The lone ranger
Singer-songwriter Joe Pug may play with a full band, but this is still a one-man show
If the modern music industry can be compared to the frontier West—rough, uncharted but full of promise—then, surely, Joe Pug is its Lone Ranger.
In fact, although Pug employed a full band on his latest album, The Great Despiser—a departure from previous, stripped-down acoustic efforts—this remains, arguably, a one-man show.
A few years back, Pug, who opens for Joe Ely at Harlow’s Restaurant & Nightclub on Wednesday, relocated from Chicago to Austin, Texas, but not so he could hobnob in one of the country’s most well-known music cities.
“I spend most of my time on the road, and when I’m not, I’m usually at my house, writing—I’m not really a part of the Austin scene,” he says.
That’s intentional, he says.
“I don’t need to be inspired [by other musicians]—I get inspirations from albums and books,” he says. “I just need a quiet house where I can get my thoughts together.”
Still, Pug fits in nicely in the Live Music Capital of the World with music that falls squarely into the Americana vein, echoing the sounds and themes of iconic artists such as Bob Dylan, John Prine and Steve Earle. These are guitar-based songs that rely as much on Pug’s throaty, despondent voice and introspective lyrics as they do on his deceptively simple song structures.
Pug first picked up a guitar as a teen, but eventually, music gave way to an interest in theater—which he studied in college before dropping out the day before he was set to start his senior year.
College, he says, just didn’t feel necessary anymore.
“Nothing against the people who teach, but I wanted to be a writer who was writing from my own point of view and telling my own story,” he says. “No one can teach you that, you just have to go ahead and do it.”
And so living alone in Chicago, he turned to songwriting.
“You can’t do a play by yourself, you can’t do a movie by yourself, but you can sit down and write an album alone,” he says.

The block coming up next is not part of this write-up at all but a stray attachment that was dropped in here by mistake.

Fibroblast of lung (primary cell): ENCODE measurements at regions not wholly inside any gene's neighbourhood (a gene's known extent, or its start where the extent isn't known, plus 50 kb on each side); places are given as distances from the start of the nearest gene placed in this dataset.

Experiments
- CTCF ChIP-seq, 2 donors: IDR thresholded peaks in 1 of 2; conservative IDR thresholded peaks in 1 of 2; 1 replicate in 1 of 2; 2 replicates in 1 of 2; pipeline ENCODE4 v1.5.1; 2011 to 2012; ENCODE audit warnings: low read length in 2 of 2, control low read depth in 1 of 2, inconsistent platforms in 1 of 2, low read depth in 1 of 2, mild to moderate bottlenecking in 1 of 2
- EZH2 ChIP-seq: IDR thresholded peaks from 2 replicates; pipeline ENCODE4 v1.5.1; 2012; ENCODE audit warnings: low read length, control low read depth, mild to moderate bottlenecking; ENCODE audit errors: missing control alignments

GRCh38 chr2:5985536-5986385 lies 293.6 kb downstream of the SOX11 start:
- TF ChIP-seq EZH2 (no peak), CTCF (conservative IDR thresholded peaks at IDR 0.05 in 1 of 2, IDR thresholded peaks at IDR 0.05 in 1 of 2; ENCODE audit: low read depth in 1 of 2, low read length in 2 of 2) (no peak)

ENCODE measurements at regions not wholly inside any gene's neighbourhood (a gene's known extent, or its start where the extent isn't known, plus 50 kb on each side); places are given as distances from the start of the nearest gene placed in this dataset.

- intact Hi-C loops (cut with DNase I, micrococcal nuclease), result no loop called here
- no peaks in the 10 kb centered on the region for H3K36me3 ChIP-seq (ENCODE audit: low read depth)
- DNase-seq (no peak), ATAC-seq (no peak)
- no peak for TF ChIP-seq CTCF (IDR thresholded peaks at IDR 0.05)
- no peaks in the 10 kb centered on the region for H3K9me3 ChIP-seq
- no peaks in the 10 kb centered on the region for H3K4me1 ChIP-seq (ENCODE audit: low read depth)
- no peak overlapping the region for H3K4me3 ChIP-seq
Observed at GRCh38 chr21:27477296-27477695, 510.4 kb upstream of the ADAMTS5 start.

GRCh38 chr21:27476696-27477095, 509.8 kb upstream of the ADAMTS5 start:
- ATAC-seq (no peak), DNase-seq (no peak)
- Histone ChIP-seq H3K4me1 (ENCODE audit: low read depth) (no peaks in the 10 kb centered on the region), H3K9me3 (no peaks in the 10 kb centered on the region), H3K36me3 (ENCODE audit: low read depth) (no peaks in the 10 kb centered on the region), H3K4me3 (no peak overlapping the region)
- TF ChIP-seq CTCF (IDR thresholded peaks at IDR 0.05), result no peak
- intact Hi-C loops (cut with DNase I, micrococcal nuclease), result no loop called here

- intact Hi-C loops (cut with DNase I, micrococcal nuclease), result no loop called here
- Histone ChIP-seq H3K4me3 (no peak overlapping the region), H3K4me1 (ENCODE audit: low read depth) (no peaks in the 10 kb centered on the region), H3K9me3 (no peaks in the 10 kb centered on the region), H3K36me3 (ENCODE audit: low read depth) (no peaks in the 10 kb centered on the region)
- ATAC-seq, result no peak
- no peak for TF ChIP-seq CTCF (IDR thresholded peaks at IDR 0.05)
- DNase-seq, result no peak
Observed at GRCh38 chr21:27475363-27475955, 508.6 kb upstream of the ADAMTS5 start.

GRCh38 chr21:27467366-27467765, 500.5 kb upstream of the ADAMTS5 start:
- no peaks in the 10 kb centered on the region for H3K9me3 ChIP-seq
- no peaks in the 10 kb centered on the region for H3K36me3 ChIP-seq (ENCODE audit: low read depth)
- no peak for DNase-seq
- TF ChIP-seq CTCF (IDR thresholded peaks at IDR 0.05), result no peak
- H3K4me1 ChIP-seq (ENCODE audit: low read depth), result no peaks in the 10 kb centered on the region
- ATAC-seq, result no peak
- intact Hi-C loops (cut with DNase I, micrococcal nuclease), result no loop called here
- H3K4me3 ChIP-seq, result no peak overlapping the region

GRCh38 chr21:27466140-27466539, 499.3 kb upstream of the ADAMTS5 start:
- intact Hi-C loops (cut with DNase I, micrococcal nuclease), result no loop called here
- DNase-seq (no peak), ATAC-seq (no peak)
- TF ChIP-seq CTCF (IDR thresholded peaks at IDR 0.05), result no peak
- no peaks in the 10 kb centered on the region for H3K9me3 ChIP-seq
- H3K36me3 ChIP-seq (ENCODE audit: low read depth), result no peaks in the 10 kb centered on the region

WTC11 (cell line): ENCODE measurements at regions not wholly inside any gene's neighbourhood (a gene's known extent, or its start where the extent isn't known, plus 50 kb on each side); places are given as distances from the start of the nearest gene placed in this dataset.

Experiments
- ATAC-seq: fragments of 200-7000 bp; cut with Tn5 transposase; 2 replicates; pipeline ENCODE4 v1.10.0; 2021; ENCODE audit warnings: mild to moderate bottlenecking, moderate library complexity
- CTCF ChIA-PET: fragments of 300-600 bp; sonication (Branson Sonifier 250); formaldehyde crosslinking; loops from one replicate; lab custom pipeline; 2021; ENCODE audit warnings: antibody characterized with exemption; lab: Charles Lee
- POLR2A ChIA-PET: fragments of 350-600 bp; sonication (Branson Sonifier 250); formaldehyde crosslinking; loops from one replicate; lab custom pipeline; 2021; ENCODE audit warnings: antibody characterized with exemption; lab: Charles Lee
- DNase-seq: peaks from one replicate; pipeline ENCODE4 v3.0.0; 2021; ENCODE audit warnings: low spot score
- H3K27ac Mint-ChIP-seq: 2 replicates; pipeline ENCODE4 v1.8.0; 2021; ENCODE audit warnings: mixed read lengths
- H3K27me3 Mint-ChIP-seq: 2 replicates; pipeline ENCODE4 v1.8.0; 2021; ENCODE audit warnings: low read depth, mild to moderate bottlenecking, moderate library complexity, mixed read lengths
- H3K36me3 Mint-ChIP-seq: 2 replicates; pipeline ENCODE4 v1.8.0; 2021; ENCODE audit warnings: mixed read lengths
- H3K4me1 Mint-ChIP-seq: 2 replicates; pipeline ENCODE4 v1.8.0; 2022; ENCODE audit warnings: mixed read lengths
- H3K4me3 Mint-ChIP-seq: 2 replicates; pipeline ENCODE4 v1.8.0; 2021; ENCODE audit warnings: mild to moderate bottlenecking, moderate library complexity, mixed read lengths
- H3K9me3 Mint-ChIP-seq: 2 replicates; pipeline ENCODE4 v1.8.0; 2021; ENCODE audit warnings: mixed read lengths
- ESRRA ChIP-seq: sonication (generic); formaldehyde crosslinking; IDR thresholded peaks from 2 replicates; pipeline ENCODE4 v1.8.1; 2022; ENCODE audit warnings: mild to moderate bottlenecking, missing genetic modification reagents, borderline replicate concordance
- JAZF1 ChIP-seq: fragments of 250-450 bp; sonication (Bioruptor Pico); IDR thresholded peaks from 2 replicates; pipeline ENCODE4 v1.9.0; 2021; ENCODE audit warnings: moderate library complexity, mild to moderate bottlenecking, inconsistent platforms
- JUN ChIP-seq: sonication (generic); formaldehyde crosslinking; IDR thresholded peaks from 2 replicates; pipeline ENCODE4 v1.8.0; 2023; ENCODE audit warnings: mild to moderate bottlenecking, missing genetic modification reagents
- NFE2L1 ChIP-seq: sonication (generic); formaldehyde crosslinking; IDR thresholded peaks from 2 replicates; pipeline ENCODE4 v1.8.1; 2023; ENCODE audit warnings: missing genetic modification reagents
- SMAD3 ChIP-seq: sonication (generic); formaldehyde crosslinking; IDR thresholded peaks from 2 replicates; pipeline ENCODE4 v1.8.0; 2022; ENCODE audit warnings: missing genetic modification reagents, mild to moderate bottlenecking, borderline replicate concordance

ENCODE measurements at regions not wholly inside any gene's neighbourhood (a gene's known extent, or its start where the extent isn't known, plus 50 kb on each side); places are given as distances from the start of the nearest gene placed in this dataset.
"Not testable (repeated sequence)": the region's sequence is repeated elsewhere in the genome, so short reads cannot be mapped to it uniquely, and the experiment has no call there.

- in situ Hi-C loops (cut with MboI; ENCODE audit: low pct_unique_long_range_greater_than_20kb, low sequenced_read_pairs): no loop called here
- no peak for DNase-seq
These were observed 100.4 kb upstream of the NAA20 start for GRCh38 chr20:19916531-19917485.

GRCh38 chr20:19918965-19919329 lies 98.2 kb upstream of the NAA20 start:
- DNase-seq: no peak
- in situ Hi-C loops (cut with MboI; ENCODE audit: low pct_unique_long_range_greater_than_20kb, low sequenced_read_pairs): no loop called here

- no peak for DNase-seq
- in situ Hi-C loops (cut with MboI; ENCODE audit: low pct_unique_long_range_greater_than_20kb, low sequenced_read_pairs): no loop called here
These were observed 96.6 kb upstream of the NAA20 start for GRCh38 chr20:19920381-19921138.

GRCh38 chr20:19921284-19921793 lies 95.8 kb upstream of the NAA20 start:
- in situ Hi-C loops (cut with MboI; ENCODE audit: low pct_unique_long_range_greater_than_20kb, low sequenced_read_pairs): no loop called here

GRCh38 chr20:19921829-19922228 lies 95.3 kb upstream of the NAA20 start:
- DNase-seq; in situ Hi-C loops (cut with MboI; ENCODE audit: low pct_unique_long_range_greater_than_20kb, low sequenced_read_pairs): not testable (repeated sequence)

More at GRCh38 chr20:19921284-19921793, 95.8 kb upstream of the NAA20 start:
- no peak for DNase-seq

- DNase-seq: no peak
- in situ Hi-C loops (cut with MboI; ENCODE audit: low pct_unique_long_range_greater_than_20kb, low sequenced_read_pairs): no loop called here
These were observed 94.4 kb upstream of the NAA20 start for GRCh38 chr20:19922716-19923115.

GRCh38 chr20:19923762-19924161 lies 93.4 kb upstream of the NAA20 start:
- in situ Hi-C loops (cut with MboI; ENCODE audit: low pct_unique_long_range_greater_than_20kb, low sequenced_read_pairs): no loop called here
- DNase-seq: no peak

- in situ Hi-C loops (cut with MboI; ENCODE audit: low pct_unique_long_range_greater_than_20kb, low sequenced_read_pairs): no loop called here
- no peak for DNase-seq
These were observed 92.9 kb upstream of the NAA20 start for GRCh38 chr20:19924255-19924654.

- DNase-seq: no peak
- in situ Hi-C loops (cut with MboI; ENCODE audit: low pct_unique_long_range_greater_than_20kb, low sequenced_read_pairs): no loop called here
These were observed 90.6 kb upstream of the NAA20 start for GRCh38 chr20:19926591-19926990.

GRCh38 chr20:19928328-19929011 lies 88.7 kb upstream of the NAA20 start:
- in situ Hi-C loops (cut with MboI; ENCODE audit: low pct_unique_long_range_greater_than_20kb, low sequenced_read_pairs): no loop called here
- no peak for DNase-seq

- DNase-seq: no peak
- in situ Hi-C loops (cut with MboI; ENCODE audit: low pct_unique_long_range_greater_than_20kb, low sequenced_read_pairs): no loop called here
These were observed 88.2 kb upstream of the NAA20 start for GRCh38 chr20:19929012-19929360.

That was in the mid-2000s, and in the years since, Pug’s also quit his day job as a carpenter to devote himself to music. In 2010, he signed to the indie label Lightning Rod Records, which released his debut album The Messenger in 2010.
The evolution from that disc to his latest, Pug says, is subtle.
“I’ve gotten better at being able to channel melodies and [song] meters from a place that’s a little more unconscious, a little less premeditated,” he says. “I’ve become better at being able to get myself out of the way.”
He’s also logged numerous touring miles, headlining intimate venues as well as opening on larger stages for the likes of John Hiatt.
It’s those smaller shows however, that best epitomize Pug’s independent streak. On one solo tour, for example, the singer circumvented traditional methods by offering fans direct ticket-purchasing options with no or low-cost service fees.
“I got tired of going to shows myself and having them tell me it was a $20 ticket only to have $26 show up on my credit card,” he says. “It’s bullshit.”
Although he hasn’t had time lately to expand or refine the service, Pug says it’s just one example of how the music industry is changing.
“You hear a lot of artists and record labels piss and moan about the state of the music business, but I feel lucky to be a part of it,” he says.
And with various digital platforms serving to democratize the process, he adds, now is the time to take advantage of the freedoms that the medium still provides.
“It’s like the wild Wild West, [but] 10 years from now, the Internet is going to be … more codified,” he says. “To be here now in this historical transition allows artists to get their hands on the reins before it changes and those doors are closed to us.”